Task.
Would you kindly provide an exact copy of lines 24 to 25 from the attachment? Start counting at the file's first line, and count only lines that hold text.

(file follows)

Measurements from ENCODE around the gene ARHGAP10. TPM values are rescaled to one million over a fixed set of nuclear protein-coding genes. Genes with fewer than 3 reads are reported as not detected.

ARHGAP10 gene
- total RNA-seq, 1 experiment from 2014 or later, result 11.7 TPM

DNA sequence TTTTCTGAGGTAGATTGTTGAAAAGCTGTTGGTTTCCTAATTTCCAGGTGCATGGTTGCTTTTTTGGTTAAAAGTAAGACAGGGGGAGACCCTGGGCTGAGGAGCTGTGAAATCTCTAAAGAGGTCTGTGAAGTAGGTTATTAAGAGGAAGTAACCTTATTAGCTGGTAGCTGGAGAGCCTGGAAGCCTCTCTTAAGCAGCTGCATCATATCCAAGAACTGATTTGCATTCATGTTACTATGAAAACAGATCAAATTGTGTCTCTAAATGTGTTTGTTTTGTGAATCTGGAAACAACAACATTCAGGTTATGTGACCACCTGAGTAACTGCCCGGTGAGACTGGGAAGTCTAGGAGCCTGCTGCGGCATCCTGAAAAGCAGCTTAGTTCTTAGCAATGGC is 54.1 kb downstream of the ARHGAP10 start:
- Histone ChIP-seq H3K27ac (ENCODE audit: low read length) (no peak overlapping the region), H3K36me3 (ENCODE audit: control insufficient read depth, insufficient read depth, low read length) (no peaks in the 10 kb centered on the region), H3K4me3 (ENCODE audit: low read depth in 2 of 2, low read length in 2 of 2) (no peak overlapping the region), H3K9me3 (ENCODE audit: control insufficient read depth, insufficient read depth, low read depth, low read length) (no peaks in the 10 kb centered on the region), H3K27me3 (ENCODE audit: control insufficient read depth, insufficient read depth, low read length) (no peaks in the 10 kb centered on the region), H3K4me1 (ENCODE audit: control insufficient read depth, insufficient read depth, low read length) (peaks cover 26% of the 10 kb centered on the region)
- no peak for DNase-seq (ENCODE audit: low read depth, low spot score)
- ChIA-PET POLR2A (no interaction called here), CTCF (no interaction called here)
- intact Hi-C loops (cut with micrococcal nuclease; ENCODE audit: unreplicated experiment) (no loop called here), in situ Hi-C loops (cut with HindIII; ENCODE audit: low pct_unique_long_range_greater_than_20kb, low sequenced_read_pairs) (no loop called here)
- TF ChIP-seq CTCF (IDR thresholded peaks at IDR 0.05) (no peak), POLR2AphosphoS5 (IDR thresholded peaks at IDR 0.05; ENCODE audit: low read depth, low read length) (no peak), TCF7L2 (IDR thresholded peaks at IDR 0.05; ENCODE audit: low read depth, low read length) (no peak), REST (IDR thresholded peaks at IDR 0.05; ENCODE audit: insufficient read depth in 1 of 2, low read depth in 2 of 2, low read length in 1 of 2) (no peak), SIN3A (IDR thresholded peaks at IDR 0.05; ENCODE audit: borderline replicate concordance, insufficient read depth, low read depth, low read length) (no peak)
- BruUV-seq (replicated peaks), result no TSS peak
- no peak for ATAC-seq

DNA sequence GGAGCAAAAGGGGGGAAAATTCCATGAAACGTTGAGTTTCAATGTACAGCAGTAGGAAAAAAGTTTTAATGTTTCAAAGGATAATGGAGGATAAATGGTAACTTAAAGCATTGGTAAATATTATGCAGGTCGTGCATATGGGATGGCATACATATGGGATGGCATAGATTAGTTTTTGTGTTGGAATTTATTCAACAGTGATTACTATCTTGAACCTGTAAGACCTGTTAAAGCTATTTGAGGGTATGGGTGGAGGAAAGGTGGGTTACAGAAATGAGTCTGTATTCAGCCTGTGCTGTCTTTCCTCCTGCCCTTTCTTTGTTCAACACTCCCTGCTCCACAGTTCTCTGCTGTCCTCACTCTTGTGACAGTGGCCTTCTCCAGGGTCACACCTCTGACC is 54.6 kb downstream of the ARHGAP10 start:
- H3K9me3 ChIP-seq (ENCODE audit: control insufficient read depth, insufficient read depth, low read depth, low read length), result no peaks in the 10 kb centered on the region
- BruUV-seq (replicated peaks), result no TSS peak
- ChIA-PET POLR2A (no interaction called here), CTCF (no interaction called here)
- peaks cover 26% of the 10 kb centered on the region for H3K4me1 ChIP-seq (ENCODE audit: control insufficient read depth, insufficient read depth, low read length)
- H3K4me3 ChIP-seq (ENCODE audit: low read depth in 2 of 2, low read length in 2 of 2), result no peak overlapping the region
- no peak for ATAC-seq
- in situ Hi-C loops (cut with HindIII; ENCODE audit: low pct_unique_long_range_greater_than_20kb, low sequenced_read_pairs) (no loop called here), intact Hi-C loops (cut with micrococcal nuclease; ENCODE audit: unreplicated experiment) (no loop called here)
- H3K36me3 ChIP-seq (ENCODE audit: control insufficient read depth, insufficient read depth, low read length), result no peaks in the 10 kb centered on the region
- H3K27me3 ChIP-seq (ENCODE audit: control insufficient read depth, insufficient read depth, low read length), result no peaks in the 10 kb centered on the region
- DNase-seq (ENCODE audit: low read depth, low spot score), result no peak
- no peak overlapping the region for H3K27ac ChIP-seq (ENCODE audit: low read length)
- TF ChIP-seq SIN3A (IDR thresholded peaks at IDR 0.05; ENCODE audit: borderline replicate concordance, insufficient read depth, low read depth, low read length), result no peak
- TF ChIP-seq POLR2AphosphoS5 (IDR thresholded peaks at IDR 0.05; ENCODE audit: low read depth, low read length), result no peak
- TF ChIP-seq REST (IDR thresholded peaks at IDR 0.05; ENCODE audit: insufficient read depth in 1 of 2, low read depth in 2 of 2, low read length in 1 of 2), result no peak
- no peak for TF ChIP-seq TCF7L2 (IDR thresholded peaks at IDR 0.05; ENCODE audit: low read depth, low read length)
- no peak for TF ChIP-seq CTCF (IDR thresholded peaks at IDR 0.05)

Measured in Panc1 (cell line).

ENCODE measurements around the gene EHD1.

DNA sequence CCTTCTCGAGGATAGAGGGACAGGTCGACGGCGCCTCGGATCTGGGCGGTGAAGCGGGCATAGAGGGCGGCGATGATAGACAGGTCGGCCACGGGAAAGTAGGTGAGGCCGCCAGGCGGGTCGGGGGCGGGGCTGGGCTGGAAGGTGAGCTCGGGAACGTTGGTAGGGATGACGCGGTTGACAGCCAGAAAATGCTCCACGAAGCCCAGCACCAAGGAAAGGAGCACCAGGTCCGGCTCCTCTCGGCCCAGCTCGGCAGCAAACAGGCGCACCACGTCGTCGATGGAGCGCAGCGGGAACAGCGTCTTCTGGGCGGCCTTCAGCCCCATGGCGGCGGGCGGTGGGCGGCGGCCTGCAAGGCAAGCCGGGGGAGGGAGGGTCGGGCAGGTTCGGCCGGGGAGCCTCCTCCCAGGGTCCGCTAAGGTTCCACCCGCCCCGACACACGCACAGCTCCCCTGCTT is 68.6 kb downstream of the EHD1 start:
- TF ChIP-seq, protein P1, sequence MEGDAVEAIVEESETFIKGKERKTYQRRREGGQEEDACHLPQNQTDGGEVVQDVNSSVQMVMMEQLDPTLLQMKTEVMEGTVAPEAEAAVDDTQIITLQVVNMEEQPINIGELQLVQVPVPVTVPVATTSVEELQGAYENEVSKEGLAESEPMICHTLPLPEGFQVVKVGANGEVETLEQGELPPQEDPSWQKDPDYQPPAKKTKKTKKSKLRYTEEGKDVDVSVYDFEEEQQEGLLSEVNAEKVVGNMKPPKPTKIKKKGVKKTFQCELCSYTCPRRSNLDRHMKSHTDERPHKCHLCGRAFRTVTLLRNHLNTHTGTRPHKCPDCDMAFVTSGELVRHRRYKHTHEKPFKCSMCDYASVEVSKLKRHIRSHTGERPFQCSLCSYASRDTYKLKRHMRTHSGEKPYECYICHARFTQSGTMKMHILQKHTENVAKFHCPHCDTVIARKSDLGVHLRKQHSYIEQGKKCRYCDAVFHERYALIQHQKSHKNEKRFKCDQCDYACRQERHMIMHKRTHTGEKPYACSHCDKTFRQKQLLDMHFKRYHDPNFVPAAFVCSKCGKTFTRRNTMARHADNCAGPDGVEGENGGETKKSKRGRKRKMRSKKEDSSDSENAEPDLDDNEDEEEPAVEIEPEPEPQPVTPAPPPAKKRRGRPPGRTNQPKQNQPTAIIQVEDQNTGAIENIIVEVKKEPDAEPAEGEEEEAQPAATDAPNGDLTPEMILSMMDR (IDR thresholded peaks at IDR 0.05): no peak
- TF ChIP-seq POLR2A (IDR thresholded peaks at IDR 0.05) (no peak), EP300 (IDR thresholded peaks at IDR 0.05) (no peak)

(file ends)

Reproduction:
- TF ChIP-seq SIN3A (IDR thresholded peaks at IDR 0.05; ENCODE audit: borderline replicate concordance, insufficient read depth, low read depth, low read length), result no peak
- TF ChIP-seq POLR2AphosphoS5 (IDR thresholded peaks at IDR 0.05; ENCODE audit: low read depth, low read length), result no peak